Written by Yolanda Palmer-Clarke
Karen E. Mosier started working at the University of Saskatchewan in August 2005. Currently she is the Research Coordinator/ Navigator in the Department of Surgery. This proud alumna boasts a BA in Psychology and a MSc in Pharmacy both of which she achieved at the University of Saskatchewan. She fell in love with the warm and nurturing environment of the university, which inspired her to take a job on campus after completing her studies.
In her current position, Karen is responsible for mentoring faculty and residents on research processes and procedures and promoting a dynamic research culture within the department. Her duties include reviewing grant applications, sourcing funding opportunities for faculty, writing the annual department research report, collecting research metrics, maintaining the department research intranet, organizing faculty & resident research days and resident information session lunches, facilitating networking lunches, coordinating faculty and resident research awards, organizing monthly research committee meetings and overseeing the research budget.
For Karen, one of the best things about her job is that she has the opportunity to help others. Thus, she makes it her personal goal to “help others the way people have helped [her]”. She is happiest when she knows she has helped someone, even in the smallest way. The beauty of the campus captivates her and affords her the opportunity to meet people from all over the world. She speaks fondly of the atmosphere and the diversity of the university – people from every nationality and background come to the University of Saskatchewan to follow their dreams and pursue their aspirations.
Motivated by the belief that we need “to live each day to the fullest,” Karen strives to do her best each day because “one will never get another day just like it”. She relishes the opportunity to review her day and be happy as she reflects on her daily accomplishments. Karen believes that her educational background has positioned her to excel in her current position. She credits her graduate experiences, and in particular, conducting a research project and writing a thesis, for helping her in gaining familiarity with the research processes on campus and the connections she made, that to this day are active and beneficial. She constantly relies on these skills and knowledge and her network of people to answer research-related questions from faculty and residents.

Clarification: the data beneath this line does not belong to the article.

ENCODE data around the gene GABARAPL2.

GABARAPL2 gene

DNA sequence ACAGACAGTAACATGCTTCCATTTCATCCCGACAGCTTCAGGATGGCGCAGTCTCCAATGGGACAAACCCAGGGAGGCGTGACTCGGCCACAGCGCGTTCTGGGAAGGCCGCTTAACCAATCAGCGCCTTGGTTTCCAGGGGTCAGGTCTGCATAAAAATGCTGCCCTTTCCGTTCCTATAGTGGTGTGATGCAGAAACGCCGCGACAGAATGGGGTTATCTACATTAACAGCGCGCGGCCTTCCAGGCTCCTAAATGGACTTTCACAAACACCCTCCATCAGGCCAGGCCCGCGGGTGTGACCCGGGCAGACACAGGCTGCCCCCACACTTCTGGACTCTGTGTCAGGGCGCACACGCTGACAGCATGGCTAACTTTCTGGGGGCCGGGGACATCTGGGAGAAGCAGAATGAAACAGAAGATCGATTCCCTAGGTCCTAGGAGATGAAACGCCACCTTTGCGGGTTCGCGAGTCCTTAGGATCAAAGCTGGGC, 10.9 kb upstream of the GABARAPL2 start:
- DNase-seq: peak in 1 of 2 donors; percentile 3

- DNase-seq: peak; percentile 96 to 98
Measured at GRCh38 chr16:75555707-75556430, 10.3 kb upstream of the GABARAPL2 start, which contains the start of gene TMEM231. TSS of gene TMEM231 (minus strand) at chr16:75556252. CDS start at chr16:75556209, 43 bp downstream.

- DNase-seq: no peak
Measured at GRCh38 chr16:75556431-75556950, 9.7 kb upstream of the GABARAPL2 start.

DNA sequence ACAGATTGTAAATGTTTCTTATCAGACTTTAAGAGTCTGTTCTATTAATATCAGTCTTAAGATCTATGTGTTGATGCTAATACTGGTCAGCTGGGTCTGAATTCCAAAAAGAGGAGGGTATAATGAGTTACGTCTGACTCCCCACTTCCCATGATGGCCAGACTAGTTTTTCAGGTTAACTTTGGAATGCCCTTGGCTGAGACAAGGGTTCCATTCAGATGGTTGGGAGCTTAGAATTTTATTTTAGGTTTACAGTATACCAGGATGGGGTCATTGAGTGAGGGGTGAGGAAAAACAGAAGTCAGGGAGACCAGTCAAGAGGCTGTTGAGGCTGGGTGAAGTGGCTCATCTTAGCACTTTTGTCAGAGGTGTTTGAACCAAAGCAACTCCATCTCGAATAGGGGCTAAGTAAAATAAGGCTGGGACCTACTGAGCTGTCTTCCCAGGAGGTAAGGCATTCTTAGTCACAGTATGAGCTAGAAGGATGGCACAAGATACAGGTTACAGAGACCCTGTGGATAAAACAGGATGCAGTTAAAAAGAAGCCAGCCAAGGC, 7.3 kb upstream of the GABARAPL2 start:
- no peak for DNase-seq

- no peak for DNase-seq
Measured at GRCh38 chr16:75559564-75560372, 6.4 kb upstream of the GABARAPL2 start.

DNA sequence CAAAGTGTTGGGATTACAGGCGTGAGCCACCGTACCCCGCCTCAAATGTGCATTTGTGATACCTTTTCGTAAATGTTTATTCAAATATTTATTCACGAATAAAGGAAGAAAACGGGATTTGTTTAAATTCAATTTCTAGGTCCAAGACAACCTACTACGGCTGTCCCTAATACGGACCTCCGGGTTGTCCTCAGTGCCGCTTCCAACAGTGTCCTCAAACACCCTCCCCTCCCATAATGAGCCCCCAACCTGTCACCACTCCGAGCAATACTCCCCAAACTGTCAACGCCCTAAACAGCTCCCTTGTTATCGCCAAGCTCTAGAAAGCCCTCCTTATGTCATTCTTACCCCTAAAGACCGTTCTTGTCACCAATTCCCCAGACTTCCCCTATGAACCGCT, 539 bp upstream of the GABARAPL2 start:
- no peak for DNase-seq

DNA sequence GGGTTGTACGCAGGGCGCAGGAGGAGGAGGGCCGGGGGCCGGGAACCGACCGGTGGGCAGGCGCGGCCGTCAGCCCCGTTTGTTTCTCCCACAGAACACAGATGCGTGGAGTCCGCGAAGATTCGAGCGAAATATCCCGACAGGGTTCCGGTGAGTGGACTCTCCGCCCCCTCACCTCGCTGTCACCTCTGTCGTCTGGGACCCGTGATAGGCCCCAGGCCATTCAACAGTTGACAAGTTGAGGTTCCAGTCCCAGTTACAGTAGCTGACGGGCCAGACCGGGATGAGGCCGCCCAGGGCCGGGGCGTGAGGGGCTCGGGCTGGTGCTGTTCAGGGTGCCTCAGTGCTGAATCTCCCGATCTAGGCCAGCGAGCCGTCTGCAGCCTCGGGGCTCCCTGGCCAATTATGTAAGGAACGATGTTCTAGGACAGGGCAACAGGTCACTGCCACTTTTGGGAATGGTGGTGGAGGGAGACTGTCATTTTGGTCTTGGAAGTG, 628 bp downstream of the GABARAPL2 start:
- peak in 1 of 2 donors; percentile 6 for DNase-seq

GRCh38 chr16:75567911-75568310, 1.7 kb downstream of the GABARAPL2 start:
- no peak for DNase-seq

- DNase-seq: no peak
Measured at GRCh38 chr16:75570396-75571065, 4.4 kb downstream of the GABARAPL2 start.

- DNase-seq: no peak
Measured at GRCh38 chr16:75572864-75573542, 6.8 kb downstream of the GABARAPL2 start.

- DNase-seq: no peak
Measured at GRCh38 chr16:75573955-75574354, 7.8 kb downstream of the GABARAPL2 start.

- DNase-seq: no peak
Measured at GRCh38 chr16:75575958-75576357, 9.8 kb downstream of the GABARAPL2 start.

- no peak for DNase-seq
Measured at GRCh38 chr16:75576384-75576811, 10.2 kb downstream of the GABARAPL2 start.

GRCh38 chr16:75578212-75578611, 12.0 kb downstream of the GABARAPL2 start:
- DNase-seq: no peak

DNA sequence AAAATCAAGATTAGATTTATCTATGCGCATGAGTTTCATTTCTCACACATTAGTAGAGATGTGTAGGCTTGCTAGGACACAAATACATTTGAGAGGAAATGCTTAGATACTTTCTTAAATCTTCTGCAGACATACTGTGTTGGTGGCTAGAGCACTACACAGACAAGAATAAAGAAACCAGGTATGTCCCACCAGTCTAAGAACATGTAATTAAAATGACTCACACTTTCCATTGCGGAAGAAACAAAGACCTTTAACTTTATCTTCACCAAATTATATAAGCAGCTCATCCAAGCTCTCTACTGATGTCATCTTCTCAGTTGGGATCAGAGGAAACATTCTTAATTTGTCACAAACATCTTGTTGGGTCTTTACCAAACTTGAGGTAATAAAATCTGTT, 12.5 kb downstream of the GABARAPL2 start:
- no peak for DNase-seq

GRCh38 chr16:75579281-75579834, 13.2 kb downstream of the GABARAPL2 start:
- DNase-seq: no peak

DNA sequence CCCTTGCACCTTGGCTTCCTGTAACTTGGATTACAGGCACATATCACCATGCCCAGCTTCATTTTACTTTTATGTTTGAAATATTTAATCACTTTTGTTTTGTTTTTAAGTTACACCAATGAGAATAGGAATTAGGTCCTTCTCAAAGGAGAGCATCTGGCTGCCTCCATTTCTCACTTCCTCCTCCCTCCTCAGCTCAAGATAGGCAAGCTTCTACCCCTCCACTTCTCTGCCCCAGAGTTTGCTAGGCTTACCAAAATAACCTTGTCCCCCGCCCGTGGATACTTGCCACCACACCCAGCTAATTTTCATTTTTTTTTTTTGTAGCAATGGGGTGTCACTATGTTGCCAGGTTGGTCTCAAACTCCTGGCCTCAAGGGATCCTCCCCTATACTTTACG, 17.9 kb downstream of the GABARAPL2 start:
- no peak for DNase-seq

In 2018, Karen was awarded the Canadian Association of Research Administrators (CARA) 2018 Dan Chase Distinguished Service Award – Priority Initiatives. This award recognizes CARA members who have demonstrated exceptional leadership commitment and whose services have been of significant benefit in advancing one or more of CARA’s priority initiatives in a given year. The award was presented at the CARA national conference in Ottawa in May of 2018. In 2019, Karen was awarded the Community Builder Award for the Canadian Association of Research Administrators (CARA).
Karen has been an ASPA observer on the Non-Academic Pension and Benefits Committee (NAPBC) since March 2016. She recently joined the Communications Committee in April of 2018 and is actively involved in writing ASPA member highlights. As an ASPA member, Karen appreciates the many benefits that are available to all ASPA members such as the drug, dental and eye care plans and that services like massage therapy, chiropractic care, acupuncture, naturopathic medicine, and reflexology are also covered in our plan.
Karen thinks ASPA has positively impacted her career. She values the Professional Development funds that are available to all ASPA members on a yearly basis which enables her to continue her professional development by attending the annual CARA conferences. The plenary learning sessions at these conferences help her keep abreast of the developments in her field and keep her informed about new funding opportunities and changes to the tri-council application processes. In addition, the practical advice and resources shared from other research administrators saves her valuable time and effort in her daily tasks.
Karen advises ASPA members not to just do “the minimum work required” but always strive for more “to be a better person and “do your job the best that you can”. She urges all ASPA members to use their APDA funds and pursue professional opportunities to improve their skill set and be more effective in their jobs that might even result in a job promotion down the road.